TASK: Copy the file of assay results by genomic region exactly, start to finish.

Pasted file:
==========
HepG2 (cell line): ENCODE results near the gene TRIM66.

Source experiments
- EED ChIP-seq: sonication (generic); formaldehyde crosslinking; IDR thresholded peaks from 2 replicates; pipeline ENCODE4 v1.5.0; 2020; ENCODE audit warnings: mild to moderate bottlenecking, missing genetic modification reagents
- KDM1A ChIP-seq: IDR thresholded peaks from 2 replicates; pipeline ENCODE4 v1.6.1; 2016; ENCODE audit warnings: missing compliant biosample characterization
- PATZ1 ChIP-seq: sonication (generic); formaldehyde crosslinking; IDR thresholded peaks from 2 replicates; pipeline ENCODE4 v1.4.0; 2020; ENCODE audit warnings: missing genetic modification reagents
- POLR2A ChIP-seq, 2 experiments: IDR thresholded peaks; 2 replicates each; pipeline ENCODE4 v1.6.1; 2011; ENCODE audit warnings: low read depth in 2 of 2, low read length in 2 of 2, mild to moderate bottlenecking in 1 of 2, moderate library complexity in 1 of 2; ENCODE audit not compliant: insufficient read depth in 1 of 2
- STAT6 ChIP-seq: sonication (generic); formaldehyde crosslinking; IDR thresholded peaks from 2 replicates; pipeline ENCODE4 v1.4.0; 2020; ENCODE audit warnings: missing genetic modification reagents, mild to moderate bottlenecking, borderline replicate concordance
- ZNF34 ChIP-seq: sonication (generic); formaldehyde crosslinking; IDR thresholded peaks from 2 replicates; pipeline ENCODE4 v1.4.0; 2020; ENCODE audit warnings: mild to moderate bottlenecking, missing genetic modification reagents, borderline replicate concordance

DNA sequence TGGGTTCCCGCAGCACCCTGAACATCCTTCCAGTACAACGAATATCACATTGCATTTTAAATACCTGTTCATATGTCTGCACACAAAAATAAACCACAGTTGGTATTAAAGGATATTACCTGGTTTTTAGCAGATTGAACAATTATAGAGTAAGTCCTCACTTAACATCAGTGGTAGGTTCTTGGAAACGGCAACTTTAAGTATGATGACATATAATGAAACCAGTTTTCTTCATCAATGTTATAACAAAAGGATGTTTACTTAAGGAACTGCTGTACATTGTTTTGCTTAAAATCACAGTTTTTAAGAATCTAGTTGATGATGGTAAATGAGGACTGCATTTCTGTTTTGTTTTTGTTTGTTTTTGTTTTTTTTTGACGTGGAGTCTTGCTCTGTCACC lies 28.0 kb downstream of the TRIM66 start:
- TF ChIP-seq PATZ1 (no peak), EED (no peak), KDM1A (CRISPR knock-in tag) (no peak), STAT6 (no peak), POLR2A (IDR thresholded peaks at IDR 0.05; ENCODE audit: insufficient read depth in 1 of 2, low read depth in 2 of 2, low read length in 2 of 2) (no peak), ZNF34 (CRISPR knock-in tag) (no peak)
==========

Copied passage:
HepG2 (cell line): ENCODE results near the gene TRIM66.

Source experiments
- EED ChIP-seq: sonication (generic); formaldehyde crosslinking; IDR thresholded peaks from 2 replicates; pipeline ENCODE4 v1.5.0; 2020; ENCODE audit warnings: mild to moderate bottlenecking, missing genetic modification reagents
- KDM1A ChIP-seq: IDR thresholded peaks from 2 replicates; pipeline ENCODE4 v1.6.1; 2016; ENCODE audit warnings: missing compliant biosample characterization
- PATZ1 ChIP-seq: sonication (generic); formaldehyde crosslinking; IDR thresholded peaks from 2 replicates; pipeline ENCODE4 v1.4.0; 2020; ENCODE audit warnings: missing genetic modification reagents
- POLR2A ChIP-seq, 2 experiments: IDR thresholded peaks; 2 replicates each; pipeline ENCODE4 v1.6.1; 2011; ENCODE audit warnings: low read depth in 2 of 2, low read length in 2 of 2, mild to moderate bottlenecking in 1 of 2, moderate library complexity in 1 of 2; ENCODE audit not compliant: insufficient read depth in 1 of 2
- STAT6 ChIP-seq: sonication (generic); formaldehyde crosslinking; IDR thresholded peaks from 2 replicates; pipeline ENCODE4 v1.4.0; 2020; ENCODE audit warnings: missing genetic modification reagents, mild to moderate bottlenecking, borderline replicate concordance
- ZNF34 ChIP-seq: sonication (generic); formaldehyde crosslinking; IDR thresholded peaks from 2 replicates; pipeline ENCODE4 v1.4.0; 2020; ENCODE audit warnings: mild to moderate bottlenecking, missing genetic modification reagents, borderline replicate concordance

DNA sequence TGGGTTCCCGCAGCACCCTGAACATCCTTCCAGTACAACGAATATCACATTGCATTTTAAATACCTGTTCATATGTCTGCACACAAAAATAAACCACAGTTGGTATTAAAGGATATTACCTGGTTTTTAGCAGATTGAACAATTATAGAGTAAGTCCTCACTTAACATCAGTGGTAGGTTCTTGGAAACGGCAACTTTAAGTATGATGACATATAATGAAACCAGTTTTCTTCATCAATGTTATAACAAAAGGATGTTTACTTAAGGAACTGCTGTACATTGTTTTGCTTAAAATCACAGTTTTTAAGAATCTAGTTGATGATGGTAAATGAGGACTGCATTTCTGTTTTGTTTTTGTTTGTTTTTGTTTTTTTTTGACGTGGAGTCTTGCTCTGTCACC lies 28.0 kb downstream of the TRIM66 start:
- TF ChIP-seq PATZ1 (no peak), EED (no peak), KDM1A (CRISPR knock-in tag) (no peak), STAT6 (no peak), POLR2A (IDR thresholded peaks at IDR 0.05; ENCODE audit: insufficient read depth in 1 of 2, low read depth in 2 of 2, low read length in 2 of 2) (no peak), ZNF34 (CRISPR knock-in tag) (no peak)